The public is invited to attend a groundbreaking ceremony that has officially been set for the highly anticipated Tower Center at Unity Square project in Bartlesville, Oklahoma. The space, designed by Ambler Architects, will unite Frank Lloyd Wright’s historic Price Tower and the nearby Taliesin-designed Bartlesville Community Center. The new green area will feature an outdoor performance space, a revitalized fountain and a walkway through a landscape of regional plants, rocks and stone. The event is scheduled for Friday, March 29th. Read more.
A three-bedroom house in Riverside, Illinois that was originally built 11 decades ago as stables for the Avery Coonley estate is up for sale. Converted and used as a residence for more than half a century, the 2,300-square-foot home has 84 original windows and a fireplace all designed by Wright.
Part of the cluster of Wright buildings that Avery Coonley and Queene Ferry Coonley built on their estate between 1908 and 1912, the buildings' 10,000 square feet was divided into four residences decades later, and the surrounding acreage was sold off. One of those four residences is the former stables, now a single-story house.
Owner Ella Mae Eastman is asking $1.1 million for the home, which she and her late husband, Dean, bought for $350,000 in 2005. At the time, one person had lived there for decades and the house was dilapidated. The Eastmans did a complete rehab and updated all mechanical and climate systems. More here.
In the center of New York’s Westchester county, located in the ocean of leafy neighborhoods between the Saw Mill River Parkway and Interstate 684, stands a built example that approximates Frank Lloyd Wright’s vision for suburban America: Usonia.
Now a National Historic District, "Usonia" is a 100-acre plot purchased in 1945 by a cooperative of New York families who wanted to build their homes there. The group sought Frank Lloyd Wright to design it; Wright planned the development in the fashion of his own nature-focused vision for American suburbia. Only select architects were approved to design individual houses in Usonia, and among them was Kaneji Domoto, the American-born son of Japanese plant nursery owners. Domoto, who studied at Taliesin and incorporated Wright’s ideas, often referenced Japanese architecture and landscaping in his projects. While he might be best known for his landscape design, Domoto did create architectural works. He designed five residences at Usonia which are the focus of a new exhibition at State University of New York at Purchase, New York, Domoto: Visions of Usonia.
This new exhibition is “set up to communicate the nature of Domoto’s spatial ideas, the continuity of interior and exterior, and the specific use of colors and materials; but also something about the way the architecture was built and where.” Domoto: Visions of Usonia includes a wide range of media, including a new site model of Usonia, architectural models, original blueprints, and historic photography. The exhibition aims to be immersive: It includes an historic photo of the Luria House enlarged to near-actual size that is placed alongside a recent photograph of the same room. Domoto: Visions of Usonia runs through March 13. See a selection of the recent photographs taken for the show by Thad Russell here.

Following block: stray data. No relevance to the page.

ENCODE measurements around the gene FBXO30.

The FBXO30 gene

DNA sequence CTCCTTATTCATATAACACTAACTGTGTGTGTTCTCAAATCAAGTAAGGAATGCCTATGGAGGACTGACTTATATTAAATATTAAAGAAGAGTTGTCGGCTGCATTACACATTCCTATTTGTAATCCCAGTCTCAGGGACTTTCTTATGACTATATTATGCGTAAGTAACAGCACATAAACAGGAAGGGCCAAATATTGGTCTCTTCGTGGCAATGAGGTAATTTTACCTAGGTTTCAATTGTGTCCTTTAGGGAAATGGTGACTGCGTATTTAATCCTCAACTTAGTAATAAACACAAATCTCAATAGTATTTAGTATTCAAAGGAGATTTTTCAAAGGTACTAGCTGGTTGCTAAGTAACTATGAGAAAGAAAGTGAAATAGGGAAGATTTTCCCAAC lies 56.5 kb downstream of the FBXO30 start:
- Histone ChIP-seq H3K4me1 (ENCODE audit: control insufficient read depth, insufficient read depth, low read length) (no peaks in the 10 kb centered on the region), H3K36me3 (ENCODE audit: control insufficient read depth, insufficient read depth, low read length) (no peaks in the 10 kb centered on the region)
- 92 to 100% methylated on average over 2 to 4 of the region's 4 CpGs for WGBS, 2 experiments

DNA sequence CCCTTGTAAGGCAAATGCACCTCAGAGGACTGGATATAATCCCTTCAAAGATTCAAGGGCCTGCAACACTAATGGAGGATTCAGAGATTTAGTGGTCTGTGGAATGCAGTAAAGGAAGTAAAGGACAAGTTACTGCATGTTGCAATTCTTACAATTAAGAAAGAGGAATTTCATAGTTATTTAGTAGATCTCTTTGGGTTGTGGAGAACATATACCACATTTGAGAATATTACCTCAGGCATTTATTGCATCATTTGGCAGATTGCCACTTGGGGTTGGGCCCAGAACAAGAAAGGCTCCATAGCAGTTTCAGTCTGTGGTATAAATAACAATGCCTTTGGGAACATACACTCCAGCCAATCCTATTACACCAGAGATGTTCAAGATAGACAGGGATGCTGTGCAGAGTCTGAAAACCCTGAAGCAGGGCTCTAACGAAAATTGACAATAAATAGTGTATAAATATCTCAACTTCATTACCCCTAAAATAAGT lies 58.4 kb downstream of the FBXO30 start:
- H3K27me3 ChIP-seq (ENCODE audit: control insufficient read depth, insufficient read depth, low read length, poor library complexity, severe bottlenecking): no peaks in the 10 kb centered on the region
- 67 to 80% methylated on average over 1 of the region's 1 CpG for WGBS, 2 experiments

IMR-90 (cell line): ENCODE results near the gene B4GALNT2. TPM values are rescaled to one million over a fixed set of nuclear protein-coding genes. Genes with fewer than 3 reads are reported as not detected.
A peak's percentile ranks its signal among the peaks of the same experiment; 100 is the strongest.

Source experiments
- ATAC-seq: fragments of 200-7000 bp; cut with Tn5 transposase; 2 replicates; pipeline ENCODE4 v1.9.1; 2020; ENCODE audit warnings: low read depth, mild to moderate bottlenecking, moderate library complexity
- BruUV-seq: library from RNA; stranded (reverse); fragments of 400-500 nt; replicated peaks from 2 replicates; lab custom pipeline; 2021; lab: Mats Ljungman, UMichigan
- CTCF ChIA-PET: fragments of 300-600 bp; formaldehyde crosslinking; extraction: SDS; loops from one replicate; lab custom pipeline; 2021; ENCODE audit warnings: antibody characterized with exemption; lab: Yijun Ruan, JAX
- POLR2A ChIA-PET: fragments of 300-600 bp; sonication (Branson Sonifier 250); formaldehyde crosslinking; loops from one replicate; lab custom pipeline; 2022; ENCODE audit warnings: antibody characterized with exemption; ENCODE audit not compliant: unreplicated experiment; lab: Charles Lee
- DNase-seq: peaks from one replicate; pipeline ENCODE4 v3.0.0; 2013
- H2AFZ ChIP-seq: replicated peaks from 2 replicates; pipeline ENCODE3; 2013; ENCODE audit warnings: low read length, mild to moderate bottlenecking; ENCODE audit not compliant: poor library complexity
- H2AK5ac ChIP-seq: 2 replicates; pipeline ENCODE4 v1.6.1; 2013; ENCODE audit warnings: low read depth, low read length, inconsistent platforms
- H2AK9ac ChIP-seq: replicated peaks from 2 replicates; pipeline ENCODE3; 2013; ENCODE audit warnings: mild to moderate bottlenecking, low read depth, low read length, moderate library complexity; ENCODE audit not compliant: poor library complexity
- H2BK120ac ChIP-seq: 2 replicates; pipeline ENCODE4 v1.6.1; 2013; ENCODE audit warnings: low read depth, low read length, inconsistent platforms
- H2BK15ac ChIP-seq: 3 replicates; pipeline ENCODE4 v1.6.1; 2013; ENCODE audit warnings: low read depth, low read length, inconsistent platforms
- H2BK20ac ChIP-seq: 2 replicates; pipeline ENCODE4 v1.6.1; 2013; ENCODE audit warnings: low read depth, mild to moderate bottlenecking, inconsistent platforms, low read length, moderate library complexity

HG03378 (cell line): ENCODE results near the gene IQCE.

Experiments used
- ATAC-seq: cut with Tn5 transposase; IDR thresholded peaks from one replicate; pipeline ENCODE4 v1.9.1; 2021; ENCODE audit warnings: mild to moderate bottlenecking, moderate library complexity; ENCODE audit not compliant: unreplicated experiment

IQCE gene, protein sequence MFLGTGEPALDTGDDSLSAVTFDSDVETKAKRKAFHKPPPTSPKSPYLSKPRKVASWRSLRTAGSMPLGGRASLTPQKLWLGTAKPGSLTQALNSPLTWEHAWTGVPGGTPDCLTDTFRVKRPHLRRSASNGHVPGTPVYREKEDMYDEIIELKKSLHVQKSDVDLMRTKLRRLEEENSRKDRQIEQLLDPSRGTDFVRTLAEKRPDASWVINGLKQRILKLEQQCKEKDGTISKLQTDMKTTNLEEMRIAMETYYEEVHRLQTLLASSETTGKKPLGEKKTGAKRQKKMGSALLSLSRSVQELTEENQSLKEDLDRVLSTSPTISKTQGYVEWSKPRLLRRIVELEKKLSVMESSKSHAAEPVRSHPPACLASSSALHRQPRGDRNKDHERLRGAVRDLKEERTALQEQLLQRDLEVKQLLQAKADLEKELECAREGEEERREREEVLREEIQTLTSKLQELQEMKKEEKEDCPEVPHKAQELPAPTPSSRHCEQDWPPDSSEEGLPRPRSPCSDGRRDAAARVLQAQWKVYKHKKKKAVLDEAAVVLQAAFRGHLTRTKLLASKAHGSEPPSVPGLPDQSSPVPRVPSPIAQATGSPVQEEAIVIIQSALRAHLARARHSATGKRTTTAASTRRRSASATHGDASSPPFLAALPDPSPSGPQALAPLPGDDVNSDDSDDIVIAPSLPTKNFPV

The Arizona Historical League has once again recognized the state’s best, brightest and most influential minds through its annual Historymakers Gala and Recognition Program, held Feb. 23 at the Arizona Biltmore Resort & Spa. The “Historymakers” are Arizonans who have made lasting contributions to Arizona by distinguishing themselves in diverse areas, including education, architecture, and the arts.
The 2019 Arizona Historymakers honorees included Vernon D. Swaback. At the age of 17, Mr. Swaback was the youngest student ever to be invited by Frank Lloyd Wright into the Taliesin Fellowship. His Scottsdale-based firm is responsible for some of the most significant planning projects in Arizona’s history. More here.
HeraldScotland writes that Glasgow has been celebrating the 150th anniversary of the birth of Charles Rennie Mackintosh. Incredibly, despite his astonishing legacy or architecture and design—which continues to inspire people of all walks of life and creative stripes—Mackintosh was never fully appreciated in his lifetime. Read about this remarkable man here.
The W. Irving Clark house, an early Frank Lloyd Wright design in LaGrange, IL, has hit the market for $1.2 million. Despite having 15 owners since being built in 1893, this 4000 square foot residence in La Grange, IL, is in pristine condition. Much of this pristine nature is thanks to renovations that took place two owners ago overseen by the late John Thorpe, who brought much of Wright's original design back to the house.
“Many, many features in the home are original features,” says Judy Ellison of Coldwell Banker Residential Brokerage. They include doors to the front of the house and to the vestibule, all hardware, and the light fixtures in the family room and main hallway. Floor tile in the vestibule is also original, and stained-glass windows in the living and dining rooms were also preserved, as were built-ins throughout. Four original wood-burning fireplaces are in working condition, ready to crackle during the next polar vortex. Read and see more here.